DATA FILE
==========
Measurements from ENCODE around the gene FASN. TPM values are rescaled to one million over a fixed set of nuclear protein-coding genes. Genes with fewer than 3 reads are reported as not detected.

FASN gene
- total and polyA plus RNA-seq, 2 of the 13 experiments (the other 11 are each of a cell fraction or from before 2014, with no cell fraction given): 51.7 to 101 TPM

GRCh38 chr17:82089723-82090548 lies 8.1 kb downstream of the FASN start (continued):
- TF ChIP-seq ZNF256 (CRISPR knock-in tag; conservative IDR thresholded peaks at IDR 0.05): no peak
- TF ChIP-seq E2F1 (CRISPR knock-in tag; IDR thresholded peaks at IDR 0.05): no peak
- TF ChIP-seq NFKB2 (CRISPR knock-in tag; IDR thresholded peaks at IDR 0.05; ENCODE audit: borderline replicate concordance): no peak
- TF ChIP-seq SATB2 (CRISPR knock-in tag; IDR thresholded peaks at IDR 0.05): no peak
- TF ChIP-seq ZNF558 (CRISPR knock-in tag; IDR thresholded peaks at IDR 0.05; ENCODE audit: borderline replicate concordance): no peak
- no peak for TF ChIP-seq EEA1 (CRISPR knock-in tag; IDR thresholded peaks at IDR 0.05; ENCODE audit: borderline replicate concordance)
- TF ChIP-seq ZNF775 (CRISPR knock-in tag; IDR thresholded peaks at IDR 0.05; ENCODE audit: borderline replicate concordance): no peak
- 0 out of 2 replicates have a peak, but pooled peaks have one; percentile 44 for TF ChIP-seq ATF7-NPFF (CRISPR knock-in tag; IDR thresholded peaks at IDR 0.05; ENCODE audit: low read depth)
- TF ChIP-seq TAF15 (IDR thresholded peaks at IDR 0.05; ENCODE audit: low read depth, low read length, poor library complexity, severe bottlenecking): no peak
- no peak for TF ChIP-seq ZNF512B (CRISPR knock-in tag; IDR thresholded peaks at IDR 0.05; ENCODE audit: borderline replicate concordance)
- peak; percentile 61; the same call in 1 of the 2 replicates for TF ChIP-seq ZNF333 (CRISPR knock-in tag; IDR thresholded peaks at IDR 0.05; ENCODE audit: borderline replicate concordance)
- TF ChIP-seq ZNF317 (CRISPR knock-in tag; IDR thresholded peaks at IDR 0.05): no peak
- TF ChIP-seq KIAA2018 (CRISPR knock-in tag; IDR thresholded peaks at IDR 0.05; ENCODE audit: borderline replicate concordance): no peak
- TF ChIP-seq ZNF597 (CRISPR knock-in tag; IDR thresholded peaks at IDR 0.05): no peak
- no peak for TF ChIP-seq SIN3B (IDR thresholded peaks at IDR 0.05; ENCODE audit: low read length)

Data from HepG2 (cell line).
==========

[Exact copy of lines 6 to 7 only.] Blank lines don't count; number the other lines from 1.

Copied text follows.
- TF ChIP-seq E2F1 (CRISPR knock-in tag; IDR thresholded peaks at IDR 0.05): no peak
- TF ChIP-seq NFKB2 (CRISPR knock-in tag; IDR thresholded peaks at IDR 0.05; ENCODE audit: borderline replicate concordance): no peak